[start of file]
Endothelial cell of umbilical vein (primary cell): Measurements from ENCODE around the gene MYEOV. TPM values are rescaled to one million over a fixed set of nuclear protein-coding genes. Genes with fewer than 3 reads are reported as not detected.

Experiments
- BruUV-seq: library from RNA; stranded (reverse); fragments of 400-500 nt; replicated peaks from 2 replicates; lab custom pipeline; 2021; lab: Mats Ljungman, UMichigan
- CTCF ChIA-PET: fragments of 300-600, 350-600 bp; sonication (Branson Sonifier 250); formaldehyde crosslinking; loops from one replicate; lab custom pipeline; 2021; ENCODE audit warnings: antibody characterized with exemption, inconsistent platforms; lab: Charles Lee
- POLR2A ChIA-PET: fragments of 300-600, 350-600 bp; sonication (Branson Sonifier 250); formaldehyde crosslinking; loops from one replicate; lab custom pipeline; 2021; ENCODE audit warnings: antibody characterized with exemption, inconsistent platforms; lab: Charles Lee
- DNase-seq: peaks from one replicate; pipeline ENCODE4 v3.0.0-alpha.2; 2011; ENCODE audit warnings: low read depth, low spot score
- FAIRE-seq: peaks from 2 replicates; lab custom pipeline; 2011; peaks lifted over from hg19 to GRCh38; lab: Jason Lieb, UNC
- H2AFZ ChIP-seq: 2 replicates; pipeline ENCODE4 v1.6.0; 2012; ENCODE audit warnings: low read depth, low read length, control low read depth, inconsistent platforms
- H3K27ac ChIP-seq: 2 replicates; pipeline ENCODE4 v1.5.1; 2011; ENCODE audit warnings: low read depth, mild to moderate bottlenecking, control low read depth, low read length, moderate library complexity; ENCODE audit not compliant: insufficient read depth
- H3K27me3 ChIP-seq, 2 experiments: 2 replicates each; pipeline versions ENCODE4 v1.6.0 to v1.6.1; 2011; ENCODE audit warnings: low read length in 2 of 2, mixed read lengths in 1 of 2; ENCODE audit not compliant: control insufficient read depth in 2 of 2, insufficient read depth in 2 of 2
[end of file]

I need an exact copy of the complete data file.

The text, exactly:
Endothelial cell of umbilical vein (primary cell): Measurements from ENCODE around the gene MYEOV. TPM values are rescaled to one million over a fixed set of nuclear protein-coding genes. Genes with fewer than 3 reads are reported as not detected.

Experiments
- BruUV-seq: library from RNA; stranded (reverse); fragments of 400-500 nt; replicated peaks from 2 replicates; lab custom pipeline; 2021; lab: Mats Ljungman, UMichigan
- CTCF ChIA-PET: fragments of 300-600, 350-600 bp; sonication (Branson Sonifier 250); formaldehyde crosslinking; loops from one replicate; lab custom pipeline; 2021; ENCODE audit warnings: antibody characterized with exemption, inconsistent platforms; lab: Charles Lee
- POLR2A ChIA-PET: fragments of 300-600, 350-600 bp; sonication (Branson Sonifier 250); formaldehyde crosslinking; loops from one replicate; lab custom pipeline; 2021; ENCODE audit warnings: antibody characterized with exemption, inconsistent platforms; lab: Charles Lee
- DNase-seq: peaks from one replicate; pipeline ENCODE4 v3.0.0-alpha.2; 2011; ENCODE audit warnings: low read depth, low spot score
- FAIRE-seq: peaks from 2 replicates; lab custom pipeline; 2011; peaks lifted over from hg19 to GRCh38; lab: Jason Lieb, UNC
- H2AFZ ChIP-seq: 2 replicates; pipeline ENCODE4 v1.6.0; 2012; ENCODE audit warnings: low read depth, low read length, control low read depth, inconsistent platforms
- H3K27ac ChIP-seq: 2 replicates; pipeline ENCODE4 v1.5.1; 2011; ENCODE audit warnings: low read depth, mild to moderate bottlenecking, control low read depth, low read length, moderate library complexity; ENCODE audit not compliant: insufficient read depth
- H3K27me3 ChIP-seq, 2 experiments: 2 replicates each; pipeline versions ENCODE4 v1.6.0 to v1.6.1; 2011; ENCODE audit warnings: low read length in 2 of 2, mixed read lengths in 1 of 2; ENCODE audit not compliant: control insufficient read depth in 2 of 2, insufficient read depth in 2 of 2